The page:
Richard Rorty, 4 October 1931 8 June 2007
[. . .] it is not much use pointing out the “internal contradictions” of a social practice, or “deconstructing” it, unless one can come up with an alternative practice—unless one can at least sketch a utopia in which the concept or distinction would be obsolete. After all, every social practice of any complexity, and every element of such a practice, contains internal tensions. Ever since Hegel we intellectuals have been busy winkling them out. But there is little point in exhibiting such tensions unless you have some suggestions about resolving them.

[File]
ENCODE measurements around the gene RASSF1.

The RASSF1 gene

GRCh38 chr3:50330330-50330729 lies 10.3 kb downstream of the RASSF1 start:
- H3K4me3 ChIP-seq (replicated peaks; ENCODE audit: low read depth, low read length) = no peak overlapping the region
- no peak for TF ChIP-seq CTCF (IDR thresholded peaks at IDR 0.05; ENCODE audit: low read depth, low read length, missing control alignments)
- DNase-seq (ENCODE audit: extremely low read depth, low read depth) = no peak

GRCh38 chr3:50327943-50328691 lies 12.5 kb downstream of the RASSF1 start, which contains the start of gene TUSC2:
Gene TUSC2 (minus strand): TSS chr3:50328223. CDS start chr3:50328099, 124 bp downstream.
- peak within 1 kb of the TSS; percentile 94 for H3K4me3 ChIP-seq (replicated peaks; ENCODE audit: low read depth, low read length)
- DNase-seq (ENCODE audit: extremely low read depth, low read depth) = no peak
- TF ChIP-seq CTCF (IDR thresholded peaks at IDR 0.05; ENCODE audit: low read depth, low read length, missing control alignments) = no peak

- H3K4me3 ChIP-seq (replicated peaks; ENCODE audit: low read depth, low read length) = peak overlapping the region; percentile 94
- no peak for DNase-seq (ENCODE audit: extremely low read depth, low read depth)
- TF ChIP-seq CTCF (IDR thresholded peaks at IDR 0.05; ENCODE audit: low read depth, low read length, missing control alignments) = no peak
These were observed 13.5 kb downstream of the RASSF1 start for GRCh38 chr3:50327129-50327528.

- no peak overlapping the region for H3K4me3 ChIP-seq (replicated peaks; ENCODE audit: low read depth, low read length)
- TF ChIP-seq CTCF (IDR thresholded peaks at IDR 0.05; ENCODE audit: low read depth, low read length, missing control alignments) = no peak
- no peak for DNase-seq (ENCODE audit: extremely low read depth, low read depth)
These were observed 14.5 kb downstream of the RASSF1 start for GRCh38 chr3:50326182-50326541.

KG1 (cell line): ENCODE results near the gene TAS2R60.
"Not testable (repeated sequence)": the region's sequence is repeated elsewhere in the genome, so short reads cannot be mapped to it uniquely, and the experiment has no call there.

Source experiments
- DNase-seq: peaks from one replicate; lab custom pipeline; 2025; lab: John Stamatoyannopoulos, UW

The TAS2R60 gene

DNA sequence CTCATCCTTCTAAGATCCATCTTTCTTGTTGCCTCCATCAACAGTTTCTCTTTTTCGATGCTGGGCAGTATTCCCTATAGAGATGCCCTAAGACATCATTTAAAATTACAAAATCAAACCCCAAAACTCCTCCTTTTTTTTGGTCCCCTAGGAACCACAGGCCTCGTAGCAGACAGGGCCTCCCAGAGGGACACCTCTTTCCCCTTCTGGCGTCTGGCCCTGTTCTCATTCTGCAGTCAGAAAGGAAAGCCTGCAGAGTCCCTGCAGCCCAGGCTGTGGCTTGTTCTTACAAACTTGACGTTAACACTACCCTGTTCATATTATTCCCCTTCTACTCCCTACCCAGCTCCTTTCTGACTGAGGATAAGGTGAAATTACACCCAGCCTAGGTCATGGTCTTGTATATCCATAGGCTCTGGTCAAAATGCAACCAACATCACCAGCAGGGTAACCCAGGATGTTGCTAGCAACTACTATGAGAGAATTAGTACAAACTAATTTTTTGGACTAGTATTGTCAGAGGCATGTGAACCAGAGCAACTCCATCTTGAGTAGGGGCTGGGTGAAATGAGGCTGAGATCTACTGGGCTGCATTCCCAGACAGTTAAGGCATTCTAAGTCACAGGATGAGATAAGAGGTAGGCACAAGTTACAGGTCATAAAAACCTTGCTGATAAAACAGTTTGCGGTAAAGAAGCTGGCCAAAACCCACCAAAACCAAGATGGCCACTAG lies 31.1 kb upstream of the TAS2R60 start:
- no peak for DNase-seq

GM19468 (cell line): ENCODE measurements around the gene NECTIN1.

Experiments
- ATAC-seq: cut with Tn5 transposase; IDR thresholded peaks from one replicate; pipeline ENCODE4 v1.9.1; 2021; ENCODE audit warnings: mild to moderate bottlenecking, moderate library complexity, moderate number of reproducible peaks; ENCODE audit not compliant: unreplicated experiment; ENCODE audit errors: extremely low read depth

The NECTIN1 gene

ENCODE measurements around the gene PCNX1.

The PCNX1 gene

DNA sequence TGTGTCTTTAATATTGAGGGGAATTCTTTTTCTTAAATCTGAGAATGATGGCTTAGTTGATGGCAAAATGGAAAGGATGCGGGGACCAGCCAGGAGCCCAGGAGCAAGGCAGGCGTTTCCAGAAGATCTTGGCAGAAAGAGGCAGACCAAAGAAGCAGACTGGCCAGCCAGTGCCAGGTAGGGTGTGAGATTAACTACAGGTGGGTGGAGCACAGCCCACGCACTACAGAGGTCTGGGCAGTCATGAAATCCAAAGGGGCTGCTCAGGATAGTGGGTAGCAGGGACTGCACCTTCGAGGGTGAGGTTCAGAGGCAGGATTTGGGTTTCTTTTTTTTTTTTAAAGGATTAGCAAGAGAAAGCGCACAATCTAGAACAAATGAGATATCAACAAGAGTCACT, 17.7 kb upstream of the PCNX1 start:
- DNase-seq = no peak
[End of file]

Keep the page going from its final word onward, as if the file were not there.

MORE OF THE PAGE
— Objectivity, Relativity, and Truth
While Richard Rorty was at the University of Virginia, I had the pleasure and honor of being a student in one of his classes. To see him was to become acutely aware of just how deeply he cared about the fate of American liberalism. We are richer for his having lived and sadder for seeing him go.
Someone who loves him once said, “GG Rorty.” I couldn’t agree more.